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Antivir Ther. 2005;10(1):29-40.

Nucleoside analogue-sparing strategy for the treatment of chronic HIV infection: potential interest and clinical experience.

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1
Maladies Infectieuses, Hôpital Bichat Claude Bernard, Paris, France. veronique.joly@bch.ap-hop-paris.fr

Abstract

Nucleoside analogue-sparing antiretroviral combinations may be interesting as first-line therapies as they spare a complete class of drugs that will remain fully active for later use and prevent the risk of mitochondrial toxicity related to exposure to nucleoside reverse transcriptase inhibitors (NRTIs). This strategy is also used in patients failing NRTIs with cross-resistance to compounds in this class. Different combinations of antiretroviral drugs are theoretically available. Non-nucleoside reverse transcriptase inhibitors (NNRTIs) associated with protease inhibitor (PI) and boosted double-PI combinations have been studied through small, non-comparative clinical studies and preliminary results suggest that they are efficient and often well-tolerated. However, NNRTIs and PIs are extensively metabolized in the liver through cytochrome P450, leading to pharmacokinetic interactions; a good knowledge of the interactions between NNRTIs and PIs, or between PIs, is helpful in assisting physicians in clinical practice in choosing drugs and doses. Access to a therapeutic drug monitoring service to confirm that appropriate drug exposures are achieved is useful when using such regimens. Some negative kinetic interactions may lead to complicated combinations with a high pill burden that reduces their applicability. Gastrointestinal toxicity often remains a limiting factor in the use of boosted double-PI combinations. Non-comparative studies have allowed selection of NRTI-sparing options that now need to be compared with the current standard of care in comparative clinical trials before being considered as valuable options. Other NRTI-sparing therapeutic strategies are emerging: PI monotherapy with lopinavir/ritonavir has been evaluated in a small group of naive patients and appears promising. Drugs belonging to new classes currently under investigation, such as entry inhibitors, might be included early in the antiretroviral treatment of patients as soon as compounds with a convenient route of administration are available, increasing the number of therapeutic combinations without NRTIs.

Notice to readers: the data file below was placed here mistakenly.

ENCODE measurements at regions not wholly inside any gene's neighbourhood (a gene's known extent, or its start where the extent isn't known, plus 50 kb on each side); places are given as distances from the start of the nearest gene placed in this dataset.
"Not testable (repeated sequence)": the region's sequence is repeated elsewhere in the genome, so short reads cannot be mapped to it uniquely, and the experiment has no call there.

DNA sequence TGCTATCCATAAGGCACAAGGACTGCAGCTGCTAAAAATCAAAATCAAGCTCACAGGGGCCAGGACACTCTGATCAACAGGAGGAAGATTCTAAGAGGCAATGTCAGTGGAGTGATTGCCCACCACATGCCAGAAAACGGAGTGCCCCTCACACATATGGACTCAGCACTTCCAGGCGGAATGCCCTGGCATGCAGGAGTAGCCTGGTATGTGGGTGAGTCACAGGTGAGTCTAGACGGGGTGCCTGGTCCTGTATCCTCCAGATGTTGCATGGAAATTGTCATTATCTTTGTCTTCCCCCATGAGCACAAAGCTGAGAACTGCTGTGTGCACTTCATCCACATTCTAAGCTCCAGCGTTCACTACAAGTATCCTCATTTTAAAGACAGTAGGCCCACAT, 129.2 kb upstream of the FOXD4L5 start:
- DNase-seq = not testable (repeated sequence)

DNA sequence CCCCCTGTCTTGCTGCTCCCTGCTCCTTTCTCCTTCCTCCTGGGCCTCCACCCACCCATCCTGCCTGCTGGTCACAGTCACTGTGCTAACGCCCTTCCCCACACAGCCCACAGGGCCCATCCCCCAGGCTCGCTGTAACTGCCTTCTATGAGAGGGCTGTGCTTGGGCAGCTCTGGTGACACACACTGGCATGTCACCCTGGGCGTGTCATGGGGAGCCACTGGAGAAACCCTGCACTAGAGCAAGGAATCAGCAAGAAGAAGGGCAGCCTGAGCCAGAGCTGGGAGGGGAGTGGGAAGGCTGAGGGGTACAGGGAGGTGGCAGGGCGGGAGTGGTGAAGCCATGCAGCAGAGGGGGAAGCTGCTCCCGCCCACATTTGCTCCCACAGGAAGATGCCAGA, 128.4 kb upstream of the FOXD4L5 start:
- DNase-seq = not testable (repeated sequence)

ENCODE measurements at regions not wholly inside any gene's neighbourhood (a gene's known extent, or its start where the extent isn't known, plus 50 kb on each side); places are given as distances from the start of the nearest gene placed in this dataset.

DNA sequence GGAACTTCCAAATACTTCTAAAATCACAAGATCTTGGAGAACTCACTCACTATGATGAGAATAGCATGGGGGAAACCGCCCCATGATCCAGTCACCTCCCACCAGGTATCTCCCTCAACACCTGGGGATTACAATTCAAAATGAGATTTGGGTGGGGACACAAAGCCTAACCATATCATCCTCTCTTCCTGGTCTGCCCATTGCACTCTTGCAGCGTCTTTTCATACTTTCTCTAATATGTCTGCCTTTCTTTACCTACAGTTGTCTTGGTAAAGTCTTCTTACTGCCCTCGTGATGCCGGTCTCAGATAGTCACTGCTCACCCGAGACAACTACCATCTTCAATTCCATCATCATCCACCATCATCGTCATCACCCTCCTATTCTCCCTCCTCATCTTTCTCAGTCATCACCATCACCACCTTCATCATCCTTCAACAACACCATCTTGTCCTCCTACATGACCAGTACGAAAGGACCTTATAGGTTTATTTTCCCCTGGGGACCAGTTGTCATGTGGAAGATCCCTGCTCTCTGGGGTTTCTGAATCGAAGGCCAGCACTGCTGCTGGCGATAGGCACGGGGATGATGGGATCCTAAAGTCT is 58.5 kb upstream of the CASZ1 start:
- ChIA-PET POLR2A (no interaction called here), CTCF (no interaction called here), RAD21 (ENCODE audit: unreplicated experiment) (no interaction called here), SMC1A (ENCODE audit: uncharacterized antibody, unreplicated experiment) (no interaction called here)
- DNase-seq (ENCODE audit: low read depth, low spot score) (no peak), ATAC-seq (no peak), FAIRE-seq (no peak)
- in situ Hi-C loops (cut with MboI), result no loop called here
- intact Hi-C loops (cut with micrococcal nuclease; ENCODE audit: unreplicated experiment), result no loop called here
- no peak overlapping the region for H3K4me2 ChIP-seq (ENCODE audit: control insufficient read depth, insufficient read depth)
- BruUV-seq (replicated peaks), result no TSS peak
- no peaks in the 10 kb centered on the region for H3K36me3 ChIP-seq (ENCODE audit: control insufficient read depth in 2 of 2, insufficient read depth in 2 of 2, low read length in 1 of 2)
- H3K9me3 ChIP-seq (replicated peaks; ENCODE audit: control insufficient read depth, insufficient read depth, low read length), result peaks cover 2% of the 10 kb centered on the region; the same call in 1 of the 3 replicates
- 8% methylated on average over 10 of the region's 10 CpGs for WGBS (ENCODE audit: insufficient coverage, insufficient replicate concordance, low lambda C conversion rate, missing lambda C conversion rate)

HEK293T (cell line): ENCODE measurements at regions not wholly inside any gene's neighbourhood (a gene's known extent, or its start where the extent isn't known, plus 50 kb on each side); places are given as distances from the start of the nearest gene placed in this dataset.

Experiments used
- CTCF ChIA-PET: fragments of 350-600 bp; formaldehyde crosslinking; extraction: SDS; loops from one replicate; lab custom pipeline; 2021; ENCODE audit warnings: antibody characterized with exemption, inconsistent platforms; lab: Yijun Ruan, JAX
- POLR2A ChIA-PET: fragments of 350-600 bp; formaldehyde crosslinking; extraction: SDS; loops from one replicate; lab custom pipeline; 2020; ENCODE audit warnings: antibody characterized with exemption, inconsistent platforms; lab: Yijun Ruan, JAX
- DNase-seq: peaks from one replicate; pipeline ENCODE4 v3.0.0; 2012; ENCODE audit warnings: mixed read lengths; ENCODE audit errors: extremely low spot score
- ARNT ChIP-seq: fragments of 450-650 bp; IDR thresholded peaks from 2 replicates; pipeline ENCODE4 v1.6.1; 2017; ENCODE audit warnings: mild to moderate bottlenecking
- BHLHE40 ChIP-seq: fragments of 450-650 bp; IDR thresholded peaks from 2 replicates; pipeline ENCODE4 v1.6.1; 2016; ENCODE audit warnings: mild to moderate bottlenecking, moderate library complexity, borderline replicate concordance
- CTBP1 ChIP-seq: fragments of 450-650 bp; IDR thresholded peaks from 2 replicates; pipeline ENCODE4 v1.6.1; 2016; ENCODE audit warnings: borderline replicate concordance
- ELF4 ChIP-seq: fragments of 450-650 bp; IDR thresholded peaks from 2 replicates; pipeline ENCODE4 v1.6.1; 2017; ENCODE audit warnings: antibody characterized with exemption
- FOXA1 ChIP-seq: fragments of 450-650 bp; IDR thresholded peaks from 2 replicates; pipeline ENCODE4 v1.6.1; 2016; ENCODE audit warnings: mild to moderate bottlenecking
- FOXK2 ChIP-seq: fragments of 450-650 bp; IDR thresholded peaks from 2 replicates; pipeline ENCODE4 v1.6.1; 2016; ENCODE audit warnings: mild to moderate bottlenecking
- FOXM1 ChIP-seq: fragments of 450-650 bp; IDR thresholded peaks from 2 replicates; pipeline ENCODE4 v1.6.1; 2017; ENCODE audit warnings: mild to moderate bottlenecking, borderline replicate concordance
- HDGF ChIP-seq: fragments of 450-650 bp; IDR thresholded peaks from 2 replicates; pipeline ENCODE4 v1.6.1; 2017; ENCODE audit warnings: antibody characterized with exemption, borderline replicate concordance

PMID:
15751761
[Indexed for MEDLINE]
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